Elections results by precinct
Ryan Summerlin December 6, 2012
In studying Grand County’s precinct by precinct votes of the 2012 election, the lines are more or less drawn between Republican and Democrat somewhere around Red Dirt Hill.
In the race that elected Obama for president, the only precinct that interrupted a clean division between southern Grand County and its support for Obama, and north and western Grand County and its leaning toward Romney was a 772-voter precinct in the Tabernash area, which chose Romney. But that precinct also had the tightest margin for the presidential race, with Romney coming out ahead only by a difference of 35 votes. Another 14 voters in that precinct selected the Libertarian candidate for president, and two more wanted the Green candidate.
The most-populous precincts in Grand County are in the Granby area. Precinct 3, which includes eastern Granby and the Granby Ranch area with the most voters of any precinct- 1,091 – supported Romney with a difference of 118 votes. As did Precinct 2, the next largest precinct of 936 voters, with an even greater majority choosing Romney.
The presidential race was fairly tight in Grand Lake’s precinct 1, where Romney eked out a win by only 74 votes out of 624.
Southern Grand’s strong support for pot
In viewing Amendment 64 votes, the most marijuana-friendly part of the county is in Fraser and Winter Park.
Precinct vote tallies show that the eastern half of Fraser in Precinct 7, which includes Winter Park Ranch and Rendezvous, was the most supportive of Amendment 64, which legalizes possession and cultivation of small amounts of pot. There, 725 precinct voters – or about 74 percent – supported the measure.
And seven out of 10 people voted for the measure in Precinct 6 of the town of Winter Park and Precinct 9 encompassing downtown Fraser on the western side of Highway 40.
In Grand County’s 58 percent approval to legalize small amounts of pot in Colorado, the measure won in all precincts save for two in the Kremmling area. But even in those precincts, the measure just barely failed.
In the larger of the two, Precinct 5, which includes the Kremmling subdivisions of Blue Valley Acres and Old Park, the pot measure failed by only two votes.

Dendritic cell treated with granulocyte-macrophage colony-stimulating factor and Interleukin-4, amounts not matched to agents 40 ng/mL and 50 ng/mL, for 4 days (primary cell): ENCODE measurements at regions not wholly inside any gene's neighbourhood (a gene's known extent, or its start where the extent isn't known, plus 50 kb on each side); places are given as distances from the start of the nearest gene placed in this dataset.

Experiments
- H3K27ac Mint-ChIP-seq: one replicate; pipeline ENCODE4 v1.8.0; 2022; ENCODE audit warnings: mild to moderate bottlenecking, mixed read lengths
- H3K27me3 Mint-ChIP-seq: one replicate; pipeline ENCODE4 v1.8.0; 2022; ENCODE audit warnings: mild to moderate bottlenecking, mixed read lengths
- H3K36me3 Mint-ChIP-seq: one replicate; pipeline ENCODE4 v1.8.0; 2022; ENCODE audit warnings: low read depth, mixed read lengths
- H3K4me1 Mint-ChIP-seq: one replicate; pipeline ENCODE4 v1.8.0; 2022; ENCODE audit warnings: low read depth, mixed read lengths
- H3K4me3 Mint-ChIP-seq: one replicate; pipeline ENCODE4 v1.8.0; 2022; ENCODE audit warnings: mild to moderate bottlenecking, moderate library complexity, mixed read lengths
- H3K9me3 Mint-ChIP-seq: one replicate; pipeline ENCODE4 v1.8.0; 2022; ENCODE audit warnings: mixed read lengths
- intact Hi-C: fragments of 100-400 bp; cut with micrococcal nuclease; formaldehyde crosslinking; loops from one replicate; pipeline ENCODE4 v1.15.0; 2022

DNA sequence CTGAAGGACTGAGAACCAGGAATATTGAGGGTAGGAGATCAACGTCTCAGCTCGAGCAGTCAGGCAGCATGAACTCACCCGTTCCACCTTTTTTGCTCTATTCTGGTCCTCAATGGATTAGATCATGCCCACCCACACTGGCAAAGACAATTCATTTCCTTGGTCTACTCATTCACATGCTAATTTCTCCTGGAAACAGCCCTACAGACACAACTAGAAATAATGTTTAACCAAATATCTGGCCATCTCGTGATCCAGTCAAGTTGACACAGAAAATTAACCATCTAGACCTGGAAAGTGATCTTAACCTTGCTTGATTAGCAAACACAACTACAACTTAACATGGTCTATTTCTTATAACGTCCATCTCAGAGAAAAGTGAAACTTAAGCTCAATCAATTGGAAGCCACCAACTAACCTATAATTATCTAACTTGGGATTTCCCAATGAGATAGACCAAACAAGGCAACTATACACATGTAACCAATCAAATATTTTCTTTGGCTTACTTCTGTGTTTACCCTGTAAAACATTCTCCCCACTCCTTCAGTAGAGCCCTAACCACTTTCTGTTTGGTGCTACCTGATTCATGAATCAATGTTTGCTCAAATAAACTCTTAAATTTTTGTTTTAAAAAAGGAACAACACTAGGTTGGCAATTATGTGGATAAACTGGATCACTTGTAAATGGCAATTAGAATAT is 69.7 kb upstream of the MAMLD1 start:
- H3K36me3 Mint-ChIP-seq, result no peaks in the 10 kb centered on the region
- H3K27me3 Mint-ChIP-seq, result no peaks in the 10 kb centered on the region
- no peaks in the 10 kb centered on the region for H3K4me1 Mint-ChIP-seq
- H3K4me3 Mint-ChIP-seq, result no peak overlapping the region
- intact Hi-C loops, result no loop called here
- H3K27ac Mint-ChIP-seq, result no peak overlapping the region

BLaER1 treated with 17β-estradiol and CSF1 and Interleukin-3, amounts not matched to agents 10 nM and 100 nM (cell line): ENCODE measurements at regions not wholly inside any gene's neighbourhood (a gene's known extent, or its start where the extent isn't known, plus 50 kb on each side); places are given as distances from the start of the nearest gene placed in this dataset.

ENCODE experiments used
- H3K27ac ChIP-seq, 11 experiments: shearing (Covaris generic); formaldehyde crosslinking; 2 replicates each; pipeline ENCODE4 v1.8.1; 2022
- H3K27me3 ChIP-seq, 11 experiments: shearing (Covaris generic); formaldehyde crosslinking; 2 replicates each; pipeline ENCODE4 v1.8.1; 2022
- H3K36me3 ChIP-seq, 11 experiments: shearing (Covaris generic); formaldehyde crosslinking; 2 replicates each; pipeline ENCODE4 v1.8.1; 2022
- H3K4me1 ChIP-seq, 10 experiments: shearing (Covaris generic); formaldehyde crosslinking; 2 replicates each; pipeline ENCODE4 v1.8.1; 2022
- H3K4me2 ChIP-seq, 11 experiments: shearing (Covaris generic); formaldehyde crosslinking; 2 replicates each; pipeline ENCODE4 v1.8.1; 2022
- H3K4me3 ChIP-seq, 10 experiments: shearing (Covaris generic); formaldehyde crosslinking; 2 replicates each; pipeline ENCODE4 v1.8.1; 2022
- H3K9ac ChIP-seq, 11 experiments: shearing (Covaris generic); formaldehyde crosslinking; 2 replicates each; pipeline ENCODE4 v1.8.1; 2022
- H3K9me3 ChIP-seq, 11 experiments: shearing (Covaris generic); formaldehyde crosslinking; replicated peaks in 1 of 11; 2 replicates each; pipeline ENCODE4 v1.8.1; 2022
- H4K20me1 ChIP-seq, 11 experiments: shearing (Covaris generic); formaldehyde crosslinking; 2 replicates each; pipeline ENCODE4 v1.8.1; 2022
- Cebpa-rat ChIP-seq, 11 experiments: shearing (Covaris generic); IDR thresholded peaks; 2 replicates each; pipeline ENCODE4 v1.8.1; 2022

And in Precinct 4 of the Kremmling area, which encompasses residents north and east of Highway 40 and into the Troublesome region, Amendment 64 was defeated by only 13 votes.
And the marijuana measure barely won in the Hot Sulphur Spring and Parshall Precinct 8, where it passed by just 10 votes out of 526.
The measure also had fairly tight margins in Grand Lake’s Precinct 1 and in Granby’s Precinct 2, which includes the western half of the town and south including Grand Elk, and north up 125 to the Grand County border.
Tight precinct margins in commissioner races
In the close District 1 commissioner race between Republican challenger Chas McConnell and Democratic incumbent James Newberry, who won by 52 percent of countywide votes, the voter lines in Grand County stayed fairly true to partisan form. But where the incumbent broke the partisan mold and picked up votes was in the highest populated Precinct 3 of western Granby, where he won by 135 votes. Newberry held the strongest support in the Winter Park Highlands Precinct 11, where he won with 65 percent of the vote. Yet the Distict 1 race was tightest in Grand Lake’s Precinct 1, where Chas McConnell won by only five votes, and in the Granby Precinct 2, where he won by eight votes.
In the commissioner District 2 race between Democratic candidate Robb Rankin and Republican Merrit Linke, the race was beyond tight in the downtown Fraser Precinct 9, where Linke won by just one vote, and in Winter Park Highlands Precinct 11, where he won by just two votes. Linke won his commissioner seat countywide with 59 percent of the vote.